Tuesday, March 22, 2011

Time Management - A Matter of Life And Death

The other day when I looked at my calendar I noticed I had a haircut appointment the next day. That gave me a cold chill. Seriously, it seemed to me that I had been sitting in the chair chatting with Blaine only a few days ago. But in fact it has been four weeks.

Time seems to fly by much too quickly these days. I've got to figure out a way to slow it down.

In 2004 I reconnected with a friend from high school - after 41 years! But it seems like only yesterday that I exchanged that email with my old friend. In fact, it has been seven years.

It seems that time moved more slowly 40 years ago. Back in 1963, after all of us graduated and went our separate ways, a lot happened in the next seven years. I spent four years at West Point (I could write a novel about that experience, maybe more than one). After that, the Officer's Basic Course at Fort Bliss, then Army Ranger School. From there I went to Germany, where I was given command of a HAWK missile battery (I could write a novel about that, too). Then I served a year as an infantry adviser in Vietnam (I suppose there's a novel there, too). I returned for my Officer's Advanced Course and moved on to Duke University to start working on my Ph.D. in English. All this happened in seven years. It was like living four lifetimes.

Today, seven years seems to have passed in the blink of an eye. I am still staying in touch and "catching up" with my old friend. After the 2004 hurricanes, my wife and I moved to the Texas Hill Country. At work, it has taken seven years, but my company has successfully completed bringing to market our new online professional development service, ProStar Coach.

In fact, time doesn't speed up or move more slowly. It just seems that way.

But I don't have many more seven-year periods left in me. I want the next seven years and the rest of my time to be packed with memorable experiences. Do my work with more focus and intensity. Do the things that matter most. Attack writing projects I've been putting off. Play as hard as I work. Fill each day with satisfying experiences, followed by moments of appreciation.

Time is precious. We only get so much, and we never know how much that's going to be.

No more of this "blink of an eye" stuff.

Post by Dennis E. Coates, Ph.D., Copyright 2011. Building Personal Strength .


Meredith Bell said...

A very important perspective, Denny. I share your desire to work with more focus and intensity...and to play as hard as I work. The way to make these all happen is to plan each day's priorities and let nothing interfere or interrupt the time you've allocated for specific activities. And be clear with everyone around you (including me) about your priorities. :-)

Kathleen Scott said...

Amen! Savor every moment and fill them.

Sarcastic Bastard said...

I didn't know you were a West Pointer. How great. I'd love to read that book, if you ever write it.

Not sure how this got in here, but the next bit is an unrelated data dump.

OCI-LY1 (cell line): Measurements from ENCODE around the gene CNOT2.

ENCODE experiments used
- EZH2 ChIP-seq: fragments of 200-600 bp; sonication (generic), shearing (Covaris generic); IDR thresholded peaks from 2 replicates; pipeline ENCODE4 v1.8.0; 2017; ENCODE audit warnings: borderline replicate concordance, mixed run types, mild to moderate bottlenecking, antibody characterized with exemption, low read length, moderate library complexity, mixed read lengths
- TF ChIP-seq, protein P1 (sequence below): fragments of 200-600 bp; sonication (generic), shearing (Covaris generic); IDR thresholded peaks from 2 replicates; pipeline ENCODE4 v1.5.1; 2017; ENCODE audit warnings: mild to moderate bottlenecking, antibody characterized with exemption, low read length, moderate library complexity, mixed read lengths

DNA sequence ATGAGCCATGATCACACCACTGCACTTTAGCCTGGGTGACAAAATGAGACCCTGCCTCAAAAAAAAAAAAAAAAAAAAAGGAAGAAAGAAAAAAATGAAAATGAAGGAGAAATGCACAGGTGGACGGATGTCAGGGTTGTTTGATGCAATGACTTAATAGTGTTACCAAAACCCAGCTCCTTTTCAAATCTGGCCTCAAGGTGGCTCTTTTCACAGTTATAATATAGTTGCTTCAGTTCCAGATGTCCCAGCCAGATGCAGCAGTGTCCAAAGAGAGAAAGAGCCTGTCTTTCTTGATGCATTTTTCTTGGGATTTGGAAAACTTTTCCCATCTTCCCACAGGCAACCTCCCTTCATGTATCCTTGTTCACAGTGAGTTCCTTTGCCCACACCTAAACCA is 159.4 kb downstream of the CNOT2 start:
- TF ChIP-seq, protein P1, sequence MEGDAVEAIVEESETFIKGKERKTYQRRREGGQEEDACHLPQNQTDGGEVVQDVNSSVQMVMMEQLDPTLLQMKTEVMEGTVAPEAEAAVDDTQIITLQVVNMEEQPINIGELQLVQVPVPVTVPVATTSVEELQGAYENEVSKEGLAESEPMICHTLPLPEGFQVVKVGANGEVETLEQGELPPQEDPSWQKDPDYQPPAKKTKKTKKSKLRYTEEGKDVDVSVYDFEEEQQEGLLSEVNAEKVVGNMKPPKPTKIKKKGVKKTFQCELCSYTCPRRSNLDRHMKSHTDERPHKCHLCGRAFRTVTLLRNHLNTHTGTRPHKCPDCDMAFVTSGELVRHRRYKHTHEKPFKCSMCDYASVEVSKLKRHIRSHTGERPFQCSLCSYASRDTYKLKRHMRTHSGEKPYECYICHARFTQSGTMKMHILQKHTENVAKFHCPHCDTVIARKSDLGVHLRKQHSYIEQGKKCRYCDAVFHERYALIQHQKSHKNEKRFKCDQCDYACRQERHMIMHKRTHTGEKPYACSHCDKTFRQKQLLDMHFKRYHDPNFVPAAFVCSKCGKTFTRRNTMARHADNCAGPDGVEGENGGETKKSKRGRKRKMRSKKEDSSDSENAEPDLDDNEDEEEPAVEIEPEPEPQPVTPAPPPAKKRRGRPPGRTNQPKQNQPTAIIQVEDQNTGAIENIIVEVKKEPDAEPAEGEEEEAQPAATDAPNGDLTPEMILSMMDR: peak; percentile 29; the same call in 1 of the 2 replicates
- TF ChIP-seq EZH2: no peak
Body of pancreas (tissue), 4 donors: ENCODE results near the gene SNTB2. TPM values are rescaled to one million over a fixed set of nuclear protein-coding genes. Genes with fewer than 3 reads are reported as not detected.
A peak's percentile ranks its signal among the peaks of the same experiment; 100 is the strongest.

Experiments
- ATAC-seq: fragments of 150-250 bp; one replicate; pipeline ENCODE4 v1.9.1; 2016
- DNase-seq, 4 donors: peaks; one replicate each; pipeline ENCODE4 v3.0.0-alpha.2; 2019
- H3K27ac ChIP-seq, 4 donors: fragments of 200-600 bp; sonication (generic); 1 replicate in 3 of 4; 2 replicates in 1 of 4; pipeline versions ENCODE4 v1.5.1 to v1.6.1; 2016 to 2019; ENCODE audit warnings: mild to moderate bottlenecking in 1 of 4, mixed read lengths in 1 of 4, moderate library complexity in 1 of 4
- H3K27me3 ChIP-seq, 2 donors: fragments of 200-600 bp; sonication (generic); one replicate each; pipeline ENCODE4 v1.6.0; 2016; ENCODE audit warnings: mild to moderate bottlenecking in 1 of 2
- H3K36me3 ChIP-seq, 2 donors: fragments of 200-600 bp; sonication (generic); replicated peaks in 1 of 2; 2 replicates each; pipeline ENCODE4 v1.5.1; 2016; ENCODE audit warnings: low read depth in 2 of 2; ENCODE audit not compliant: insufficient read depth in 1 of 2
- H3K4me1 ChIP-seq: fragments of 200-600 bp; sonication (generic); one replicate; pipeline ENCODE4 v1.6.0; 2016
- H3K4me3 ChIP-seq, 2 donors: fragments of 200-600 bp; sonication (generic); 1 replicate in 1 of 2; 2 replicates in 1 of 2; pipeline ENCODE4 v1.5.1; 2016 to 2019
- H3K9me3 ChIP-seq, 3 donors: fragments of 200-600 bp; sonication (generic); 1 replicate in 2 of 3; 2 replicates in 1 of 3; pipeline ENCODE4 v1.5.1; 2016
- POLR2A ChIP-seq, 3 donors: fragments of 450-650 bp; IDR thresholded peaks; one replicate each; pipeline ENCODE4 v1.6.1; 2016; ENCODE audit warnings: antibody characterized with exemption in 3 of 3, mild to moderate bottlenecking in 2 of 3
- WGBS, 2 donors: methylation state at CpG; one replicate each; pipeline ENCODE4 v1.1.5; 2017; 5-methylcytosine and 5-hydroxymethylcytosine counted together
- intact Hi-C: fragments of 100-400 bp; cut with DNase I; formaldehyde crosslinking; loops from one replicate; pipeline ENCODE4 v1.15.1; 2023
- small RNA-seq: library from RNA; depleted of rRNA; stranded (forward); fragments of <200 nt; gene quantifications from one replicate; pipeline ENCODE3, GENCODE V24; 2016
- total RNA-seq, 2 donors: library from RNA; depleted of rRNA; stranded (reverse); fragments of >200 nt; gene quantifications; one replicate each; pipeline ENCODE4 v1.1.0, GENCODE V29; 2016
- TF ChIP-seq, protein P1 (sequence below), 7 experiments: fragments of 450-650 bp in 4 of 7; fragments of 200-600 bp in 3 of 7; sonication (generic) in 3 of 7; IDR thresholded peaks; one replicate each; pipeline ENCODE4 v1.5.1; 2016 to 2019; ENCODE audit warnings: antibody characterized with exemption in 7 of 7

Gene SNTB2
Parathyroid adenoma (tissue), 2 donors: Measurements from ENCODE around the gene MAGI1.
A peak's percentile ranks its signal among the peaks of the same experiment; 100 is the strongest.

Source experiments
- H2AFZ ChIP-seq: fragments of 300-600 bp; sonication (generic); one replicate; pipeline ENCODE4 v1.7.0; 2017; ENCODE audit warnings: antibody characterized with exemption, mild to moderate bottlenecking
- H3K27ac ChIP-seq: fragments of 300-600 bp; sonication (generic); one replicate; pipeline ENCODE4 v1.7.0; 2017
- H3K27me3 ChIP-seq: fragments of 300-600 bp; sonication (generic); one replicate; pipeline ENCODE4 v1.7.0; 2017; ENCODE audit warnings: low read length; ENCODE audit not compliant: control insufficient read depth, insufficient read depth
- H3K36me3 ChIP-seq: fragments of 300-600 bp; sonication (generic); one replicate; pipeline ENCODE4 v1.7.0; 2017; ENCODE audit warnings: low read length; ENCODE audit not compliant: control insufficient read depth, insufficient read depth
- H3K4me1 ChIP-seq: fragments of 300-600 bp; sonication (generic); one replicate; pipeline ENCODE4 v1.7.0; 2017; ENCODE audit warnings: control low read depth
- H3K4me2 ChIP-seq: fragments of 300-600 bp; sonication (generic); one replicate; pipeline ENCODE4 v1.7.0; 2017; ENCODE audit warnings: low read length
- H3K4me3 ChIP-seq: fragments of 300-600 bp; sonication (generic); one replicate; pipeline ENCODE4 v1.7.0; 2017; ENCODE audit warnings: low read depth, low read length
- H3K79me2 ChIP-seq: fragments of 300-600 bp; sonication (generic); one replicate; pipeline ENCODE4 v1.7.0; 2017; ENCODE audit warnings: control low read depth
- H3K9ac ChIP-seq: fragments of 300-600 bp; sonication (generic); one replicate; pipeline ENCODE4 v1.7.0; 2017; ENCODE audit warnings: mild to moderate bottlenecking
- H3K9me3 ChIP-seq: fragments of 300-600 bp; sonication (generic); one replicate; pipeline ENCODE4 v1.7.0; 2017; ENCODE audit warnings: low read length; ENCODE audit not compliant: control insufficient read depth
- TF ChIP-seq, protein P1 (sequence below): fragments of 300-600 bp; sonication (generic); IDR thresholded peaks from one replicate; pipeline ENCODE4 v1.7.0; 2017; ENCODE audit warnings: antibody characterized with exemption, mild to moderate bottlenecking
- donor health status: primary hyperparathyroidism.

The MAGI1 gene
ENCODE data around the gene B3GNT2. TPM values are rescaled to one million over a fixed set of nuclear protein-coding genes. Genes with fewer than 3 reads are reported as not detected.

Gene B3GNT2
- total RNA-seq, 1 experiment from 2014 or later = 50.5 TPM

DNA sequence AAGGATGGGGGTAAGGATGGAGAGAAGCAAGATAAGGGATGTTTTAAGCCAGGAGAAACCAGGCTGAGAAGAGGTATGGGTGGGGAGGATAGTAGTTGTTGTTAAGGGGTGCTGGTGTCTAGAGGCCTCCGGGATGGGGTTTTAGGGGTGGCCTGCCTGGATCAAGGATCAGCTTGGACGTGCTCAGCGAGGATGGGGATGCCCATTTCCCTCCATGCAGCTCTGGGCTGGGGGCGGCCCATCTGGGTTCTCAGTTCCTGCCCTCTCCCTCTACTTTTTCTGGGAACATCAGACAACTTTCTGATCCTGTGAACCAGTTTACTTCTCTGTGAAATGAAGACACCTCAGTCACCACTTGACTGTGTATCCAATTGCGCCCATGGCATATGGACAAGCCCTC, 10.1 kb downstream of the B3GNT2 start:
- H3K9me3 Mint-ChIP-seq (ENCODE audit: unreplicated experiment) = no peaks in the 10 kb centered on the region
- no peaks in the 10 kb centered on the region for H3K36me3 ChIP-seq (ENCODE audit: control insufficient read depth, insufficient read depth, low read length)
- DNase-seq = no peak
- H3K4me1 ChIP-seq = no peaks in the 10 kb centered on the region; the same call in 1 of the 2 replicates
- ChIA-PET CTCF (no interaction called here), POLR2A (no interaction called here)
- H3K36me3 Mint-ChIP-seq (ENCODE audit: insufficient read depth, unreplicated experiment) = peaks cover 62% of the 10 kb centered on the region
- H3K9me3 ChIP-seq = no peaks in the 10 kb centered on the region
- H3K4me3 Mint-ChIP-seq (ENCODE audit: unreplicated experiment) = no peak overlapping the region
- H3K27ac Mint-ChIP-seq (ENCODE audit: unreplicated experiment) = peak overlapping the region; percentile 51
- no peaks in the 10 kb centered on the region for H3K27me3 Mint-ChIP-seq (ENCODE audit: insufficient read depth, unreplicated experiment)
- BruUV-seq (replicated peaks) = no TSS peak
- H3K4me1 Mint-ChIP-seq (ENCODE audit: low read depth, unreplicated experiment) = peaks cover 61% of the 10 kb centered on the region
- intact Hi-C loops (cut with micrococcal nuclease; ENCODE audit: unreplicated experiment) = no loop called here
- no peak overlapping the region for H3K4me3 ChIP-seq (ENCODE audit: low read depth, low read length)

Love to you and my dear Kathleen!


Ron said...

Ron said...
Years ago I visited a sister-in-law in Nebraska, who, at the time, had three very active young daughters living at home. A decorative plaque hung on her kitchen wall bearing a short paradox, the sentiment of which I will never forget.

My aging memory recalls the following paraphrase of those wise words: "Sometimes the days seem to drag on forever...but the years flash by in a moment."

My sister-in-law had placed the plaque on her wall in the context of recognizing the busy and relentless hard work required to rear children and help them develop into young adults. But I took the sentence to apply to the perception of time that any worthwhile human activity will impose on us, if we work hard at it and try to do it well.
March 23, 2011 12:36 PM

Sean said...

Time definitely seems to go by faster when you're older. Sometimes I think it's because younger people have less history and thus they are living and recording their experiences more. Other times I think it's because younger people have less to do and thus more free time. Lord knows I haven't been BORED in a long, long time... there's just too many things I want to do and I never seem to get to do most of them.

Probably though I'm just making poor decisions about time usage and time management.

Skip Weisman said...

Followed a tweet this AM to find this great post.

It is so true and important for us to understand. It is quite a phenomenon.

Many, many years ago I heard this explanation and cannot remember the source, for what its worth I'll share this:

The reason why as we get older time seems to go by much more quickly is that each moment becomes a smaller percentage of our entire experience. For example, when we are 5 years old a year is 20% of the time we've been alive, where as at 50, one year is just 1/50th.

So, maybe that has something to do with the perception and the perspective. Regardless, its time to get moving.

One final thought, so when are you going to write those novels?

Kent Julian said...

Indeed, time is the one resource we cannot store or save for later use. This means it's wise to invest it in those purposes and values that matter most.